"Of all, clockmakers and morticians should bear the keenest sense of priority-their lives
daily spent in observance of the unflagging procession of time... and the end thereof."
-DAVID PARKIN'S DIARY. JANUARY 3, 1901
So begins Timepiece, the unforgettable story of hope and the source of the wisdom
MaryAnne Parkin shared with Richard in The Christmas Box. With the help of David
Parkin's diary, Richard discovers the mystery of the timepiece and the significance of
Nineteen years previous, only eleven days before her death, MaryAnne Parkin had bequeathed a
beautiful rose-gold timepiece to my keeping.
"The day before you give Jenna away," she had said, her voice trembling as she handed me
the heirloom, "give this to her for the gift."
I was puzzled by her choice of words.
"Her wedding gift?" I asked.
She looked at me sadly, then forced a fragile smile.
"You will know what I mean."
Like the titular treasure chest of Evans's bestselling The Christmas Box, the eponymous timepiece--"a beautiful rose-gold wristwatch"--of this heart-plucking prequel fairly vibrates with sentimentality. Readers of the former novel will recall how the author met aged widow MaryAnne Parkin and learned of her deceased husband, David, a successful businessman, and how their infant daughter, Andrea, died a tragic death. Here, Evans traces events some 80-odd years back to tell this family's story, but not before recalling the eve of his own daughter's wedding, in 1967, when he presents her with the wristwatch, given to him by MaryAnne. Fragments of David Parkin's diary, dated 1908-1918 and set in Salt Lake City, weave evocatively throughout the author's account of the Parkins' courtship, marriage and family tragedy. At the thematic center of the tale lies the timepiece, bequeathed by a wealthy widow to David's friend Lawrence Flake, a black man who repairs clocks. Events force Lawrence to kill another in self-defense; fearing for his friend, David tells police that he fired the shot, and is exonerated. In revenge, the dead man's friends set a fatal fire at the Parkin house and steal the symbolic timepiece, which will come back to the Parkins only after an extraordinary act of kindness and forgiveness by MaryAnne. Evans has a more ambitious tale to tell here than in The Christmas Box, and he generally carries it off with aplomb, though the dark events of the central story and an unabashedly sappy wedding-eve coda don't quite mesh. The nation's supply of Kleenex is bound to deplete after this hits the bookstore shelves. 500,000 first printing; simultaneous Spanish, large print and audio editions; author tour.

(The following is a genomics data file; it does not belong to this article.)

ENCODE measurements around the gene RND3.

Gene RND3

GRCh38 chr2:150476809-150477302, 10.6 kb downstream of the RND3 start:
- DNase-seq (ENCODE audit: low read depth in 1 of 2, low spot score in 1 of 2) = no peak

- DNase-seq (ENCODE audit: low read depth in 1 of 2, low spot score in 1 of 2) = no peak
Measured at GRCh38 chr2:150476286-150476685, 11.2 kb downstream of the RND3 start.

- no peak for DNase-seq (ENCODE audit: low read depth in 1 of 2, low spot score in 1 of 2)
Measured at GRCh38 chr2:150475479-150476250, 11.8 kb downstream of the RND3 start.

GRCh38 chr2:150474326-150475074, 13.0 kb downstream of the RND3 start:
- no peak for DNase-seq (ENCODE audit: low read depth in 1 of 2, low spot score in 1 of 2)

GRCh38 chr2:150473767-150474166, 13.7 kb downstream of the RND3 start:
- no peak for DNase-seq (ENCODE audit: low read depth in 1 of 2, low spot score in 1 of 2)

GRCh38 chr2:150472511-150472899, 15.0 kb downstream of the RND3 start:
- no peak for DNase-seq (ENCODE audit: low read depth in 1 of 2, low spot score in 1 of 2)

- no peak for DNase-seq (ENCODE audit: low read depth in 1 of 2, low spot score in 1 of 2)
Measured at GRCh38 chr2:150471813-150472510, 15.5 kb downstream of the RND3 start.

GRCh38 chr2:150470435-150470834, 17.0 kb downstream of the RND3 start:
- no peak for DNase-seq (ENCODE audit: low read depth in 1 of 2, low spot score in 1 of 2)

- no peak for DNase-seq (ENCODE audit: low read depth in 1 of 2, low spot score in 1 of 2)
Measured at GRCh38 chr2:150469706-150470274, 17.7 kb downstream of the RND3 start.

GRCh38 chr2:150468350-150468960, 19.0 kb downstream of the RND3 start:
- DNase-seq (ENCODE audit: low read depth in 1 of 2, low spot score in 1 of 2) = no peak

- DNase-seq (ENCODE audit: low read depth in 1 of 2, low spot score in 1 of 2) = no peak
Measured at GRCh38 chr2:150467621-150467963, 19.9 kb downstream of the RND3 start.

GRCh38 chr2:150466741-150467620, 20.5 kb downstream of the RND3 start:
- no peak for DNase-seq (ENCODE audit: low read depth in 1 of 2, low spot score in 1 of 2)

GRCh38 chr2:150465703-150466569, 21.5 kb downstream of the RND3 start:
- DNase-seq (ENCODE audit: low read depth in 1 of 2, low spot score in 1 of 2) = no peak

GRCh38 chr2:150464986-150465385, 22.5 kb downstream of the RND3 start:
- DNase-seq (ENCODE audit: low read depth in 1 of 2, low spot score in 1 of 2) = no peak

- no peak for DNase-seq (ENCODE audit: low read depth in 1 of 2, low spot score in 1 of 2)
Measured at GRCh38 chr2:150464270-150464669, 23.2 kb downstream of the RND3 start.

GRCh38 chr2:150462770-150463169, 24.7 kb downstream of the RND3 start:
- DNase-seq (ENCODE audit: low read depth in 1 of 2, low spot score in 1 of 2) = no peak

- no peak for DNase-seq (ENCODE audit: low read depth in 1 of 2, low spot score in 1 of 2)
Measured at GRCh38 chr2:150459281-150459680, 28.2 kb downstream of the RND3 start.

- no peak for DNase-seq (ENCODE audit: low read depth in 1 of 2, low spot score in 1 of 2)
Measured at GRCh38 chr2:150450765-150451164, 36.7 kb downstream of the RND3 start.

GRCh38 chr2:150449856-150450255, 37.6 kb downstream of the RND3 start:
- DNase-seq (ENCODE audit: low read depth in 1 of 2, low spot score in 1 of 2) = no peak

Customer ReviewsSee All
This is a wonderful, thought provoking historical novel!
The characters are incredibly deep and presented in all the vast measure of their personalities. This story took me on a whirlwind of emotions. I felt amazing joy and deep heart breaking sorrow with all that MaryAnne and David went through.
There is very clear discussion about the most meaningful things in life. It really challenged me to take a long look at my own life. I love it when a book leads me to try and make myself a better person in God’s eyes.
Another heartwarming book
I've really enjoyed reading this book. It has a timeless message. I also appreciate the author's historic notes.